AT&T Q1 Reflects Fiber Growth, Fixed Wireless Still Plays Critical Role for Rural Americans: Breakfast on Broadband

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BROWNSVILLE, Texas, April 1, 2022 – At a special city commission meeting on Wednesday, members of council voted to approve a fiber project that will bring broadband to 100% of its citizens.

Elizabeth WalkerDeputy City Manager of Brownsville, and Andres CarvalloCEO and Founder of CMG Consulting LLC, recommended that the Board allow two Respondents, HMI Utilities with Lit Communities, for a combined proposal to maximize technical and financial capability.

Brownsville, Texas is a city of over 182,000 and is one of the cities that some have called the worst broadband city in the country.. In 2018, the National Digital Inclusion Alliance ranked Brownsville and a nearby community among the two worst-connected cities in the nation with a population of over 65,000. For Brownsville, 47.1% of households have no type of broadband, according to the NDIA

Lit Communities, a fiber builder that partners with municipalities, counties and other government entities, will operate the network, with HMI Utilities as prime contractor. Lit Communities’ subsidiary, BTX Fiber, will be the last mile provider on the network. However, the project will be an open network with multiple Internet Service Providers.

Standard service on the network will be at least 100 megabits per second (Mbps) symmetrical.

The research for this project began almost a year ago, in April 2021, when Walker and Carvallo looked at different business models, such as public policy only, public services, open access, infrastructure, commerce municipal retail (business only and residential). They looked at these models in similar projects in Texas and across the country, including places like Knoxville and Santa Cruz County. Eventually, they opted for an open-access model.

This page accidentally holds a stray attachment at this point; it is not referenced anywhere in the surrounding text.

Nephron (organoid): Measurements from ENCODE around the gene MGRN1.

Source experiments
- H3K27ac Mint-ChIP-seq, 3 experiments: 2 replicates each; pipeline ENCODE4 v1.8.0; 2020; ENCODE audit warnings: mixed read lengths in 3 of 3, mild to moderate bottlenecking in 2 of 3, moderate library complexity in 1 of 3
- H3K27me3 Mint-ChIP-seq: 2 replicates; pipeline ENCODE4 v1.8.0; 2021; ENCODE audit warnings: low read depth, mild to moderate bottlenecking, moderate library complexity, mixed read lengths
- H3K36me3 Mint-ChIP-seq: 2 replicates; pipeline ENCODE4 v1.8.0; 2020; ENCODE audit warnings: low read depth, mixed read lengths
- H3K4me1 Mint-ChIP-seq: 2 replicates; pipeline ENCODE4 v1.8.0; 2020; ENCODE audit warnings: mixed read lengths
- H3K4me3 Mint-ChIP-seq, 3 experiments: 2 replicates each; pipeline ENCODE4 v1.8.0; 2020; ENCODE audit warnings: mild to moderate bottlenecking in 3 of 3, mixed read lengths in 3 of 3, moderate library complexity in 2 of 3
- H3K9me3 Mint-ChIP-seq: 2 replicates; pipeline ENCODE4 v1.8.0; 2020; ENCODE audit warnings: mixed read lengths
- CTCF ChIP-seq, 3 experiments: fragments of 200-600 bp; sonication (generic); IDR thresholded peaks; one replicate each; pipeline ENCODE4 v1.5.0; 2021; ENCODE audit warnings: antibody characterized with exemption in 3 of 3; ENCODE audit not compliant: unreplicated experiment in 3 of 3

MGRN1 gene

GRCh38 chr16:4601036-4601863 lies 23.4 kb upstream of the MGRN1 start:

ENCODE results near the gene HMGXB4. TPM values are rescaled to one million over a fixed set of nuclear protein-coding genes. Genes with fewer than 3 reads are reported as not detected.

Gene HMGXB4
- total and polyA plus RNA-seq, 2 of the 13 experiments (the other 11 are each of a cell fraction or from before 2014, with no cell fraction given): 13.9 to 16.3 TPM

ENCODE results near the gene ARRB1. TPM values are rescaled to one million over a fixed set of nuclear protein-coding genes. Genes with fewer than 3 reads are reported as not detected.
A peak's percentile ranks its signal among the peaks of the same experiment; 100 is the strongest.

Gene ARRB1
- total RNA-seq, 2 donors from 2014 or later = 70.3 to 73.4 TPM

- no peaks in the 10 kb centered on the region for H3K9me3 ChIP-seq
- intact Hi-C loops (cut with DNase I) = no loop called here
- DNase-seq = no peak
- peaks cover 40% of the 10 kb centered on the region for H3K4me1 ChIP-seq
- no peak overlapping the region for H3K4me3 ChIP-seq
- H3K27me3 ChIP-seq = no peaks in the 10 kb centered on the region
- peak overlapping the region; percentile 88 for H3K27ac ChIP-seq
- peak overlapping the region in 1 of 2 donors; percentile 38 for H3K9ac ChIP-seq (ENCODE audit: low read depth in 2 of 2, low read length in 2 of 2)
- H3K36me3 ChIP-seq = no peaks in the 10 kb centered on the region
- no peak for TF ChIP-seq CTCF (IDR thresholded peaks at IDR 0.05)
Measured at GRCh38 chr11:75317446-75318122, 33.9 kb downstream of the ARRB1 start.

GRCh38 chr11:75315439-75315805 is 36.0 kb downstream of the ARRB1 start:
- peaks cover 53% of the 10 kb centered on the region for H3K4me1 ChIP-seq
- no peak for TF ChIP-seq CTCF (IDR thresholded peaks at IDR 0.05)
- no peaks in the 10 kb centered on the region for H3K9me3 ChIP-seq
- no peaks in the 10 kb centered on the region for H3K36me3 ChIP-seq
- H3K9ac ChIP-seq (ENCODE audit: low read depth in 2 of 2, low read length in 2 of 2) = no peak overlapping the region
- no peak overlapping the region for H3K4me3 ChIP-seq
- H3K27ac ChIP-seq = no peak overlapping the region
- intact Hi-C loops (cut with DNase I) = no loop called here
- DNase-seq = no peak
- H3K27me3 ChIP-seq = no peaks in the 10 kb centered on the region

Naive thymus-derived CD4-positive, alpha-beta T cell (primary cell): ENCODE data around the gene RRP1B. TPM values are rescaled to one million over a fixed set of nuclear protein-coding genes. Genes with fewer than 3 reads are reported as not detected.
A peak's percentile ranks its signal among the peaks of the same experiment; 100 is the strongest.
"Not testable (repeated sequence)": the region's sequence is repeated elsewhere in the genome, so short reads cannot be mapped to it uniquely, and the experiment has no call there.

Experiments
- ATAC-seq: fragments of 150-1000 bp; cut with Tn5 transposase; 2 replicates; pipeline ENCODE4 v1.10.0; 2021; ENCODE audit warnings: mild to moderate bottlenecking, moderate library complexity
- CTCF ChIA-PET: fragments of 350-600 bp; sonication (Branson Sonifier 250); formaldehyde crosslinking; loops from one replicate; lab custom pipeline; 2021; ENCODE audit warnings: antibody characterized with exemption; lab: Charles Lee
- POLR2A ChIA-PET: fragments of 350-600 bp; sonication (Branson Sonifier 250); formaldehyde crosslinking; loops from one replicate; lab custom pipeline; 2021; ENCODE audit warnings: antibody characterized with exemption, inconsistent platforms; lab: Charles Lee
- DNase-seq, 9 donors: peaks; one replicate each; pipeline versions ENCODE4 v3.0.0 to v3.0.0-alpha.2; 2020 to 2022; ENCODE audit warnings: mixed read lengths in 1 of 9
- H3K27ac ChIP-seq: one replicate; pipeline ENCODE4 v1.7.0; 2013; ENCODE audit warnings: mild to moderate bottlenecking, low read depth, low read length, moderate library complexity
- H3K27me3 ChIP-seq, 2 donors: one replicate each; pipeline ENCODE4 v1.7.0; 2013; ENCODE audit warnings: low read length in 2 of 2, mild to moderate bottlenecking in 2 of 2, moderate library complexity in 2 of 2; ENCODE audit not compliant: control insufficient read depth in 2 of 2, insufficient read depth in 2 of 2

Specificities of the Brownsville network

All citizens will have access to this broadband. “It’s eight medium-mile fiber rings to cover all of Brownsville’s geography,” Walker said.

The city will own 100% of the mid-mile and can license it through public-private partnerships to generate revenue, as well as revenue from last-mile connectivity. To ensure affordability, there will be a cap on what providers can charge.

Affordability “is very important,” Walker said. “The main consideration is just not to provide access, but to make it affordable.”

This infrastructure will have a life expectancy of 50 to 100 years, Walker said.

Walker said “Evidence suggests that broadband services have a positive net economic and social impact on communities by improving key functions such as economic competitiveness, workforce development, training, educational capacities, municipal operations and the development of smart cities”.

This is part of Lit Communities’ public-private partnership model. The company recently partnered with Ohio’s Lorain-Medina Rural Electric Cooperative to install fiber on existing utility poles. In these projects, the municipality in question provides the capital needed to build a core or backbone network.

“We don’t stop with these initial clusters of cities that we’re looking at and working in right now,” said Rene Gonzalez, Chief Strategy Officer of Lit Communities. “This is just the beginning.”

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